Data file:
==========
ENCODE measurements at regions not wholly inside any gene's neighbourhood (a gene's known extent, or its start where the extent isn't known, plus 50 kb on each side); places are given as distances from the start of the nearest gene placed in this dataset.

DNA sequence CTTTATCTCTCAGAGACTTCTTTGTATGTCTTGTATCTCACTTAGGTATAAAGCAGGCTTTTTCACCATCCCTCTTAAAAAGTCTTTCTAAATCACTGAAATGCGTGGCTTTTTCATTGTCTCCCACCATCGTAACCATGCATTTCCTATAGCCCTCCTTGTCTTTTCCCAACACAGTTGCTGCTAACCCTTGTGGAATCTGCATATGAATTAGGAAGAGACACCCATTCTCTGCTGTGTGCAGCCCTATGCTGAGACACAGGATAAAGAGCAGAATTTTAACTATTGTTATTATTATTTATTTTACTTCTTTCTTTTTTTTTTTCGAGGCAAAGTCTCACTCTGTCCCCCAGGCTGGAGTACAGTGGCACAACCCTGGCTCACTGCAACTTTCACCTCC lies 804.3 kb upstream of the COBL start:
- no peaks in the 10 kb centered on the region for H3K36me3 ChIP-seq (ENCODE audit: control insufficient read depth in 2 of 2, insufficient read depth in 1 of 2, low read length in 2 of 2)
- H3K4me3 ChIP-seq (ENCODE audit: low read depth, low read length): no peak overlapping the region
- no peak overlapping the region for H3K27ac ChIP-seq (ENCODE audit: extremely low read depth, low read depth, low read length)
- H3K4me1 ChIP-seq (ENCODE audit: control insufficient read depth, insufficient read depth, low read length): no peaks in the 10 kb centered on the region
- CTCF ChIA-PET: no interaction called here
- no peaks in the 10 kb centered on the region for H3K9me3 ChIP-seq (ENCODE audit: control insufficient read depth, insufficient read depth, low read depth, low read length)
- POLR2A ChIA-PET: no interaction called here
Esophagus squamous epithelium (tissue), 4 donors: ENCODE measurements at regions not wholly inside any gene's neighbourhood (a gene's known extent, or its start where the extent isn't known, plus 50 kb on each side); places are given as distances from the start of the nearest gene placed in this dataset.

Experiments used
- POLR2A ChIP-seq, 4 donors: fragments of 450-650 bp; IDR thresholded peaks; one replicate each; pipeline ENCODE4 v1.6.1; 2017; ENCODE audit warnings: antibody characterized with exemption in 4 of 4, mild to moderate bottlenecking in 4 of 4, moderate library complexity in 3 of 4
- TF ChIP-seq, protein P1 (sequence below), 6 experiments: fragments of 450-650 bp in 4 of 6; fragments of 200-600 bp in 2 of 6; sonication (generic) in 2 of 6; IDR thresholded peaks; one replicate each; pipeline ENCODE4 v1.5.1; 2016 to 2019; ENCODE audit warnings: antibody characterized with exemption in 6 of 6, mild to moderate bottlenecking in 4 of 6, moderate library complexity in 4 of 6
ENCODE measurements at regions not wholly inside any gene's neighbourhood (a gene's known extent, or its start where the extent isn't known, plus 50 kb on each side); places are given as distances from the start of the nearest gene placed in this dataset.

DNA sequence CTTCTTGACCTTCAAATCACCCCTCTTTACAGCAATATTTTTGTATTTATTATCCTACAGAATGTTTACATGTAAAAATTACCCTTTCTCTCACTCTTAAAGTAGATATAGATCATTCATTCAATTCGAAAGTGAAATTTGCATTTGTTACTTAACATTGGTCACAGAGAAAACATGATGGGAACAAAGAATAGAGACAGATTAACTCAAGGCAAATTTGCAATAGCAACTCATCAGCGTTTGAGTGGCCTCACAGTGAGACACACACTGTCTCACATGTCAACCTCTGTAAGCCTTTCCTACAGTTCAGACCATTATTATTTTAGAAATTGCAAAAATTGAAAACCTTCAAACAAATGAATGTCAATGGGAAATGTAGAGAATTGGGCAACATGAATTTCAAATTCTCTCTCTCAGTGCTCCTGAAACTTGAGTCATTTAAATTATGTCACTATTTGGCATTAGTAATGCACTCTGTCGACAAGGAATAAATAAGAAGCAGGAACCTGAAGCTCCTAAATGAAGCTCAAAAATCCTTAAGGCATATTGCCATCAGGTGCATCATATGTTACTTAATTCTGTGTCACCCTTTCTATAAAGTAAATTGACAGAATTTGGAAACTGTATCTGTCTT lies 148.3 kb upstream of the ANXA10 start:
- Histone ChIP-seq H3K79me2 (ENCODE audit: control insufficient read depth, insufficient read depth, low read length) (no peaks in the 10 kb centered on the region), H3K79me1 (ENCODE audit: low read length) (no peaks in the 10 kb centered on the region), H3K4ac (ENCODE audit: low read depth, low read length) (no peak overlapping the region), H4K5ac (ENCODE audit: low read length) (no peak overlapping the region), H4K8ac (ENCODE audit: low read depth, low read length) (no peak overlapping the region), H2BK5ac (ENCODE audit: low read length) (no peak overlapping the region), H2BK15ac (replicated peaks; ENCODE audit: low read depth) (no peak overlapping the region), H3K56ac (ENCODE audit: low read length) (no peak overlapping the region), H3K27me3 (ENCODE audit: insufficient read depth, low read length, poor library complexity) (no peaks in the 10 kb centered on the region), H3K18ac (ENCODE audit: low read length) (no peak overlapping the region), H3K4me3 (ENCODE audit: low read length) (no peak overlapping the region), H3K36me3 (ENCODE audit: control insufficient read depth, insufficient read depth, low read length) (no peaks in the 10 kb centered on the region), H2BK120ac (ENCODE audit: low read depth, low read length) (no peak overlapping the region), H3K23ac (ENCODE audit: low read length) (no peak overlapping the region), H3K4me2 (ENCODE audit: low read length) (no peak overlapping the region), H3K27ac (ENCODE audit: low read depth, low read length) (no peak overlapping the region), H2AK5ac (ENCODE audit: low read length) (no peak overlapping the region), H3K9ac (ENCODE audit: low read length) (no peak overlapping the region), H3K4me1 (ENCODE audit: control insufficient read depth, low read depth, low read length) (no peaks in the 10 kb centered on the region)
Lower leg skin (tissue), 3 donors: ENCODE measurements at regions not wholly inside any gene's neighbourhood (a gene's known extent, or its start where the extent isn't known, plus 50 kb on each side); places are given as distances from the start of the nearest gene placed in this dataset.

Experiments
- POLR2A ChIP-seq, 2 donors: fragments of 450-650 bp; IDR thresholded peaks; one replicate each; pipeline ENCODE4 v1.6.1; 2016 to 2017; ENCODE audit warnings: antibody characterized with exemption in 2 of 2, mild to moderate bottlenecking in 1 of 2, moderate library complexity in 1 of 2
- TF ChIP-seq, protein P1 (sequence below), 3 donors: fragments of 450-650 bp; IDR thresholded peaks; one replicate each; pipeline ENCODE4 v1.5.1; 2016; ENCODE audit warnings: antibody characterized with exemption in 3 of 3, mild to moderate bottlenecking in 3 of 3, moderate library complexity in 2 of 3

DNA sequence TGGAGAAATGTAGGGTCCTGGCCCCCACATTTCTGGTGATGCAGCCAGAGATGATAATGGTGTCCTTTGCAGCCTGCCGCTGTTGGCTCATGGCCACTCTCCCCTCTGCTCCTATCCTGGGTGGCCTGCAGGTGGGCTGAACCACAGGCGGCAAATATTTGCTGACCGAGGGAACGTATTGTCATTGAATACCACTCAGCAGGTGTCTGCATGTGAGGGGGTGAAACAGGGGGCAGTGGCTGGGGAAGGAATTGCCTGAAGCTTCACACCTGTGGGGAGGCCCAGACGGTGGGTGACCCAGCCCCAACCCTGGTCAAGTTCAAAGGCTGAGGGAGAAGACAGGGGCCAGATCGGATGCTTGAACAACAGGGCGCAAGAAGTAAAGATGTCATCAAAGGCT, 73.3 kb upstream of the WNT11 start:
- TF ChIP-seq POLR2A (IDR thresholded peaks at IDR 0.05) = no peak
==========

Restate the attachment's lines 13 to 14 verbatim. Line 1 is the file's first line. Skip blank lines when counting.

- TF ChIP-seq, protein P1 (sequence below), 6 experiments: fragments of 450-650 bp in 4 of 6; fragments of 200-600 bp in 2 of 6; sonication (generic) in 2 of 6; IDR thresholded peaks; one replicate each; pipeline ENCODE4 v1.5.1; 2016 to 2019; ENCODE audit warnings: antibody characterized with exemption in 6 of 6, mild to moderate bottlenecking in 4 of 6, moderate library complexity in 4 of 6
ENCODE measurements at regions not wholly inside any gene's neighbourhood (a gene's known extent, or its start where the extent isn't known, plus 50 kb on each side); places are given as distances from the start of the nearest gene placed in this dataset.